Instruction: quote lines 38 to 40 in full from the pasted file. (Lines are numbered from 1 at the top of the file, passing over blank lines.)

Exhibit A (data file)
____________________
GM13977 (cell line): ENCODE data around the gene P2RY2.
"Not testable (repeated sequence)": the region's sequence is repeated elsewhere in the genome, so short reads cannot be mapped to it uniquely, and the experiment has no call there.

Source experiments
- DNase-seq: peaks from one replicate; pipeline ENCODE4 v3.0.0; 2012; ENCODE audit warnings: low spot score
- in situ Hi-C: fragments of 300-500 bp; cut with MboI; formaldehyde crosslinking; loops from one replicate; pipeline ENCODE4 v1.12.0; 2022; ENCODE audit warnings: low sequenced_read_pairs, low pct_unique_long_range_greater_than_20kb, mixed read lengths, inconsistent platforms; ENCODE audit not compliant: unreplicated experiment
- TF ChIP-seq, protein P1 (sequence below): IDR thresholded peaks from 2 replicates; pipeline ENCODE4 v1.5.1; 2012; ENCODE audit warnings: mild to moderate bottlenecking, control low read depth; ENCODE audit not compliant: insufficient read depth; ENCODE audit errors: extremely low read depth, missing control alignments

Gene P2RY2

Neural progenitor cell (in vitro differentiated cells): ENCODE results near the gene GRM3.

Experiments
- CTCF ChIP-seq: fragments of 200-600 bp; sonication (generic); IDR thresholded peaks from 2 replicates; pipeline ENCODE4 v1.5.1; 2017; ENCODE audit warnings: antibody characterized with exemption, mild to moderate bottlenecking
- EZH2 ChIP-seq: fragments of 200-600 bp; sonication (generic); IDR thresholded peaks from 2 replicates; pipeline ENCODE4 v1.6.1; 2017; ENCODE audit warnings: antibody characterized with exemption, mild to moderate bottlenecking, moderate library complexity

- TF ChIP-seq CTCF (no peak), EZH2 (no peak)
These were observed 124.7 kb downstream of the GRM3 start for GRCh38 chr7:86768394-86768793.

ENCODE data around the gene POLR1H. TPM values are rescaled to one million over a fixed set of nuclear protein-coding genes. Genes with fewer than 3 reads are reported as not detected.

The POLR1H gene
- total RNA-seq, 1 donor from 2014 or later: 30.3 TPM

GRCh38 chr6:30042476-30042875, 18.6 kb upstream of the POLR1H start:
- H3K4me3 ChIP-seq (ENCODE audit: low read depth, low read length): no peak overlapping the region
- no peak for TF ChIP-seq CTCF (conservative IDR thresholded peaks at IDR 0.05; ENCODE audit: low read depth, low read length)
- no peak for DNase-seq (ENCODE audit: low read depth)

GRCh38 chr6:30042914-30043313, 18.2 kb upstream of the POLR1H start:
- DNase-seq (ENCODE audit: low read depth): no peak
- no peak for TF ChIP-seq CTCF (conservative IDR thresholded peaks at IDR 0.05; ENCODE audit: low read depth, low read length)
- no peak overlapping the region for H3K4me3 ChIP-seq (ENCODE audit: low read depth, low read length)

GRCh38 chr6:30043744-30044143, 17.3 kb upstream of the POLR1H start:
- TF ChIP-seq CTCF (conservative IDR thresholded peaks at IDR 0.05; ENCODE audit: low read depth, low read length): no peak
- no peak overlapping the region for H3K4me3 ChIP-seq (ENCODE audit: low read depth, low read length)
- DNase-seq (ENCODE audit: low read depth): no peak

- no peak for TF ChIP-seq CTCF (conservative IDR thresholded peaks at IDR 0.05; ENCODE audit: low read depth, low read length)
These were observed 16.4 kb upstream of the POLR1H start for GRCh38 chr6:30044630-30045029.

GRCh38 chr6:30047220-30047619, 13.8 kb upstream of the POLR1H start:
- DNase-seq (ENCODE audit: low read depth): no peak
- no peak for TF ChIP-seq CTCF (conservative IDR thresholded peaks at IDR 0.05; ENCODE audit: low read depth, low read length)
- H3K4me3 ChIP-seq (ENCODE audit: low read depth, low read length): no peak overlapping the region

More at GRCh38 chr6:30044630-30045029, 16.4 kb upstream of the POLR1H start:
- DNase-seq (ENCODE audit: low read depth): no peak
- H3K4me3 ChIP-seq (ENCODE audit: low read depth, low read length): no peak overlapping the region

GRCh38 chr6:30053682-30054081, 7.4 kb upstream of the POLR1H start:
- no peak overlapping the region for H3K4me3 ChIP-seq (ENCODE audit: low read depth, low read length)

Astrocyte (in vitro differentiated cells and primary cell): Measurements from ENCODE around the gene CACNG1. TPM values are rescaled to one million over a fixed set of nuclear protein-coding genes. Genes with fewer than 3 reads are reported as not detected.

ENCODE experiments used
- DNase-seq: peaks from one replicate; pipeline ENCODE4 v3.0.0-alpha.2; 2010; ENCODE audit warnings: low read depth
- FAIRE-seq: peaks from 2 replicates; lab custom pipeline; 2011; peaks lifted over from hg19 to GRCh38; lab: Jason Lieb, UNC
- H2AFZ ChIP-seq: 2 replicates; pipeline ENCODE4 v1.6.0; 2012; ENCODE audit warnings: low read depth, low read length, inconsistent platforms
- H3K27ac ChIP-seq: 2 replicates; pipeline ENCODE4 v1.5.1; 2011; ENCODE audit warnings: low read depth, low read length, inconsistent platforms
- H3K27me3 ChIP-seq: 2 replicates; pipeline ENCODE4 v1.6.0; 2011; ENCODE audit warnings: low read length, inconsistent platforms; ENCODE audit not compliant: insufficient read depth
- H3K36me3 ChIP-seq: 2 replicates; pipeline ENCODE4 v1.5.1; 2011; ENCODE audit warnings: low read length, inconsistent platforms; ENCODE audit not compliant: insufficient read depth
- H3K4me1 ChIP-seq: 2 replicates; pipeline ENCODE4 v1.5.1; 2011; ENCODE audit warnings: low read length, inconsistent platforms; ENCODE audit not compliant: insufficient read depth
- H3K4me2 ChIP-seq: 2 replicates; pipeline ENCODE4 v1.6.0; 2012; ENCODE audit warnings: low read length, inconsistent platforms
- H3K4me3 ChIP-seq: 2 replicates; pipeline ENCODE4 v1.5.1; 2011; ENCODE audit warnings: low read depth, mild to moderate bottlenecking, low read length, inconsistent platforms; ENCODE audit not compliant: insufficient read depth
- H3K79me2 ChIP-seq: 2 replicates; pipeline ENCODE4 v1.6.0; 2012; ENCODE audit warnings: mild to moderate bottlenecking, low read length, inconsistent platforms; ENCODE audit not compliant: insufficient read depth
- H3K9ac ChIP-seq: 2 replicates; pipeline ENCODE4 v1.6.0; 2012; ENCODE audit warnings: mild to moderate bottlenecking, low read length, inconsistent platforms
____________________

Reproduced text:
GRCh38 chr6:30053682-30054081, 7.4 kb upstream of the POLR1H start:
- no peak overlapping the region for H3K4me3 ChIP-seq (ENCODE audit: low read depth, low read length)

Astrocyte (in vitro differentiated cells and primary cell): Measurements from ENCODE around the gene CACNG1. TPM values are rescaled to one million over a fixed set of nuclear protein-coding genes. Genes with fewer than 3 reads are reported as not detected.